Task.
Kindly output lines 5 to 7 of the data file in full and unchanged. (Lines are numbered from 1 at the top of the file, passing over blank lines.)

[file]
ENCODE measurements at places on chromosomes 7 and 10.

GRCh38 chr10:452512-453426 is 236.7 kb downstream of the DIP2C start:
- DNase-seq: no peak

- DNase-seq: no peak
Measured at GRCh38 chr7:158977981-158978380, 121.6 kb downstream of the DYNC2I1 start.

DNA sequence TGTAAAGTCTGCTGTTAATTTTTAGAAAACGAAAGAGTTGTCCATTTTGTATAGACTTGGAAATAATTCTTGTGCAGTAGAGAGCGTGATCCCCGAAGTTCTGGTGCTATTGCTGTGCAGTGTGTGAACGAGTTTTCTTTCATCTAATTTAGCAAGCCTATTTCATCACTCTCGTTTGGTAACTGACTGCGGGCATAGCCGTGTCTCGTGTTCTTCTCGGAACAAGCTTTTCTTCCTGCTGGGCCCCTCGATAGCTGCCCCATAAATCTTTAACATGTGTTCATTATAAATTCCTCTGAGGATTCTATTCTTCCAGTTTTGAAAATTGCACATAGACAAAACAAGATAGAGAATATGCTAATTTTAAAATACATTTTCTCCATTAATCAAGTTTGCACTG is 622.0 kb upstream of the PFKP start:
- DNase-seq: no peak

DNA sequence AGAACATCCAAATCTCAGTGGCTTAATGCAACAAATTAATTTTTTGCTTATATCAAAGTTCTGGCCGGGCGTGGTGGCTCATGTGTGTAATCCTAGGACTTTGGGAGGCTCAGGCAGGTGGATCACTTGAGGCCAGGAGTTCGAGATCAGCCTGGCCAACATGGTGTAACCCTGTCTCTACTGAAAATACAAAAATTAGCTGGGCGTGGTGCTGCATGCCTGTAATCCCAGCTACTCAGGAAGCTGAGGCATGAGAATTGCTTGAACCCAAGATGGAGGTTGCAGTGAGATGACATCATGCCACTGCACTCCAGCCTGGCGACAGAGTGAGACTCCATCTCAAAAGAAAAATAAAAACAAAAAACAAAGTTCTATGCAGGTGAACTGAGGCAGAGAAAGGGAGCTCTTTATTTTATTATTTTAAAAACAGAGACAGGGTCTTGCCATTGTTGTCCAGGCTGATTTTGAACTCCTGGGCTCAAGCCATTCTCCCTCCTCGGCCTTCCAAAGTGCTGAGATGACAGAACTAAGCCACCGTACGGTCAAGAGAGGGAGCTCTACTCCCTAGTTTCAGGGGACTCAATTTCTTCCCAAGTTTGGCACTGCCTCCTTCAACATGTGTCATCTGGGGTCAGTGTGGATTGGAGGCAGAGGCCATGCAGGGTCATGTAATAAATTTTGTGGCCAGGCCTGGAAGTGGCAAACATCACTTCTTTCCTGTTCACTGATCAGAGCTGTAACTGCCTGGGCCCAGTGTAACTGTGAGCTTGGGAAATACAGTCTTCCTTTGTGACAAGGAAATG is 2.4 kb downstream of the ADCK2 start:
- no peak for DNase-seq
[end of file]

Measured at GRCh38 chr7:158977981-158978380, 121.6 kb downstream of the DYNC2I1 start.

DNA sequence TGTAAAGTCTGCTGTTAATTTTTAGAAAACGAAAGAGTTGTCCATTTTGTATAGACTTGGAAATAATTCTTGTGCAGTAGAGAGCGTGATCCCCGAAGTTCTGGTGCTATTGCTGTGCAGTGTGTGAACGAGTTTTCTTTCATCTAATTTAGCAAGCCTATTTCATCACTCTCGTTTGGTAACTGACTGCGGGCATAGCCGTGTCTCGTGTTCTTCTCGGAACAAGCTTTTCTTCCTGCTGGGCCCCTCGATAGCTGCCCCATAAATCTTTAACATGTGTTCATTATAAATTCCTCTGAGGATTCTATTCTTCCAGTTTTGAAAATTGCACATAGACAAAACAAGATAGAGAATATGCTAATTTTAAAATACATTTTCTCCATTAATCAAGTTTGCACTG is 622.0 kb upstream of the PFKP start:
- DNase-seq: no peak